Anna M. reviews Keepers of the Cave by Gerri Hill

Gerri Hill, known for writing romances and “straight” procedural mysteries, dips a toe into paranormal waters with Keepers of the Cave (published July 2012), in which FBI agents Paige Riley and CJ Johnston are sent undercover to a girls’ reform school, situated adjacent to a creepy community of cult-like family members. The community of Hoganville is under suspicion in several cases of missing people dating back over fifty years, but the enclave is populated only by Hogans, most of whom are completely off the grid. To get as close as possible to their suspects, Paige and CJ find themselves feigning newly-bedded lesbian bliss and posing as a gym teacher and a security guard at the nearby all-girls’ school, also connected to the Hogans. Unearthly howls disturb the peace at night, and the Hogans on staff at the school are . . . a bit odd, to say the least. As Paige and CJ struggle with their attraction (and memories of a one-night encounter months ago), trouble in Hoganville escalates. Will they uncover the mystery of the caves before it’s too late?

Hill takes a lot of the mystery out of her mystery early on by alternating chapters from Paige and CJ’s viewpoints with those from the cult leader “Mother Hogan” and Fiona Hogan, a sympathetic figure who teaches at the school and suffers the horrific consequences of interaction with the creature who inhabits the caves. Mother Hogan’s powers are otherworldly, and her relationship with the creature and the flock of Hogans is definitely creepy. The plot suffers a bit from genre confusion–as if it can’t decide whether to fully commit to mystery or romance, and transitions between them are sometimes choppy–but the sexual tension is realistic (even if the circumstances of the plot are somewhat unbelievable) and the “bad guy” perspectives were an interesting twist. However, Hill also throws in viewpoint sections from Paige and CJ’s male partners, as well as another male FBI agent, when the story might have benefited from more streamlined perspectives. Despite this, Keepers of the Cave is a quick and engaging read.

Anna reviews Storms by Gerri Hill

I’ve read almost all of the books Gerri Hill has written. I’ve enjoyed romances like Behind the Pine Curtain and Love Waits and been more skeptical of recent “action-romance” pieces like The Scorpion. Thankfully, Storms (2011) falls more into the mold of the engaging romances I favor, in both good and bad ways.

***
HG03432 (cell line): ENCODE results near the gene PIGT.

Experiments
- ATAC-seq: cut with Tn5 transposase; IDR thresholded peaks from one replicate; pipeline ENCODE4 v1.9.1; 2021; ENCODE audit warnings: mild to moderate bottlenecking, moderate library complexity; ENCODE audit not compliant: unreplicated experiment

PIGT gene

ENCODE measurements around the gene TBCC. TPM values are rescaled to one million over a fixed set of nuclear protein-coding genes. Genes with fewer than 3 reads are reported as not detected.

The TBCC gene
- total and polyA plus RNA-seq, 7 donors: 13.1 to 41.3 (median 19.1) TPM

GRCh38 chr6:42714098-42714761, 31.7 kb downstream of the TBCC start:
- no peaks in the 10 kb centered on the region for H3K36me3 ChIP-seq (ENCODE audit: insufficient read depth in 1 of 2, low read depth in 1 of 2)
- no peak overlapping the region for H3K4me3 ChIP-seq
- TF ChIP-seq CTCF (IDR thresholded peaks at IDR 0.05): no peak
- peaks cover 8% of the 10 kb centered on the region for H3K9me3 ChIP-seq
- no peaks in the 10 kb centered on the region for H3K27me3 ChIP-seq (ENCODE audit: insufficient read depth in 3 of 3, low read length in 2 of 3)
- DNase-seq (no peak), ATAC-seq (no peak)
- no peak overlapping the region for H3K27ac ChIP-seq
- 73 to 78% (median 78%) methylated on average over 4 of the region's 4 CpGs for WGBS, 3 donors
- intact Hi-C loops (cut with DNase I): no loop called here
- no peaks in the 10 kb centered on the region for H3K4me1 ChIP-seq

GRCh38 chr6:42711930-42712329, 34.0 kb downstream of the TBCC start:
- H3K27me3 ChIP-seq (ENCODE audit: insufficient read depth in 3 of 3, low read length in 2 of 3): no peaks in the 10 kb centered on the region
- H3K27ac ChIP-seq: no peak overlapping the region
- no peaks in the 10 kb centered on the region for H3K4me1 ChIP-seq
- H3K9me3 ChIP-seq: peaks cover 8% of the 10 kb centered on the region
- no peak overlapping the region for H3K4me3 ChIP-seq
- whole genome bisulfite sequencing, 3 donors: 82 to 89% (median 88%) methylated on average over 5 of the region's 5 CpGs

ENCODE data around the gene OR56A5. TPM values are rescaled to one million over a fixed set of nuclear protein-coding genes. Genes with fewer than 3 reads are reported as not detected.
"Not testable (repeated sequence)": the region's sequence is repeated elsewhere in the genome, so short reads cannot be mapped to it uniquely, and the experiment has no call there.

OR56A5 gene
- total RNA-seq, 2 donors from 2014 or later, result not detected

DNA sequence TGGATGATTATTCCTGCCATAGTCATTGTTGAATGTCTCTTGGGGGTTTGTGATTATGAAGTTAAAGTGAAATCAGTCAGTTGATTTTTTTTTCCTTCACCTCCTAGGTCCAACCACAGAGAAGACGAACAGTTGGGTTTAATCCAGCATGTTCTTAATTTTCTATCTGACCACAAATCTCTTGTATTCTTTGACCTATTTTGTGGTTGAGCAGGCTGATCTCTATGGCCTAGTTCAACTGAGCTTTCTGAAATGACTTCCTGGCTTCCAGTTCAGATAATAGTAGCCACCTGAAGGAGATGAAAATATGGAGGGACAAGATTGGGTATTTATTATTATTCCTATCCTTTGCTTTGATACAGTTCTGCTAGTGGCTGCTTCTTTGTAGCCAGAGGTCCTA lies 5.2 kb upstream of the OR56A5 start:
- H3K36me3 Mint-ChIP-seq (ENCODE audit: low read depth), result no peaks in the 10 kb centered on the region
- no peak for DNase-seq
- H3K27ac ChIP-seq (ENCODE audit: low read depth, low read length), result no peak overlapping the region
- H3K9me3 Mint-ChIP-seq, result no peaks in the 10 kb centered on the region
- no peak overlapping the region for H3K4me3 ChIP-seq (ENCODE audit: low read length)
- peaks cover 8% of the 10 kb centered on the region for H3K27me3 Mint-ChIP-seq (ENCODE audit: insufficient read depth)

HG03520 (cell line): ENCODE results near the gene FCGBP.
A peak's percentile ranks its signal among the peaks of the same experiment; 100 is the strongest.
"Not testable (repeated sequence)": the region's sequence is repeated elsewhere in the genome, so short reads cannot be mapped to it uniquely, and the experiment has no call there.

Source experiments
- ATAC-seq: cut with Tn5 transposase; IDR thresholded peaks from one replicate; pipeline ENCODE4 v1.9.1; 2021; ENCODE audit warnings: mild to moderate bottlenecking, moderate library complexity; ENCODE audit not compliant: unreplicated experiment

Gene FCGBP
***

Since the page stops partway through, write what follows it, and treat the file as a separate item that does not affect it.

Carson Cartwright is an heiress who has spent the many years since being exiled from her family’s Montana ranch traveling and having casual sexual encounters. She is very careful not to get too attached to any person or place. When her twin brother, Chase, entreats her to visit their father on his deathbed, she returns home for the first time since her mother’s tragic death–for which she was blamed by her father. The prodigal daughter is not welcomed back with open arms by all of her four brothers or her father, however. She soon discovers that the ranch is failing, and the brothers have grudgingly agreed to hire an attractive consultant, Kerry Elder, to advise them on transforming the property to a lucrative guest ranch.

Carson immediately perks up upon encountering Kerry, even though her brother Cody (all of the siblings have C-names) feels that he has a prior claim and warns Kerry of her woman-stealing ways. Kerry, who considers herself straight, was not above strategically flirting to get a contract, but bristles at Cody’s protective attitude. When the women are left alone together as the brothers participate in the ranch’s cattle drive, sparks begin to fly as storms rage across the prairie landscape.

The chemistry between Carson and Kerry is believable and ably depicted, although I did sigh a bit when I got to the “Kerry isn’t straight, she’s just never been with a woman before!” discussions. The book was comfortably predictable in terms of the romance, employing such tropes as the older housekeeper who secretly roots for Carson and Kerry to get together; the jealous and violent family member; the prodigal child returning; deathbed drama; and violent storms as a metaphor for internal turmoil. However, all of these things are well-worn and recognizable in the way a favorite pair of shoes might be. And I will likely wear this pair again, the next time Hill releases a book.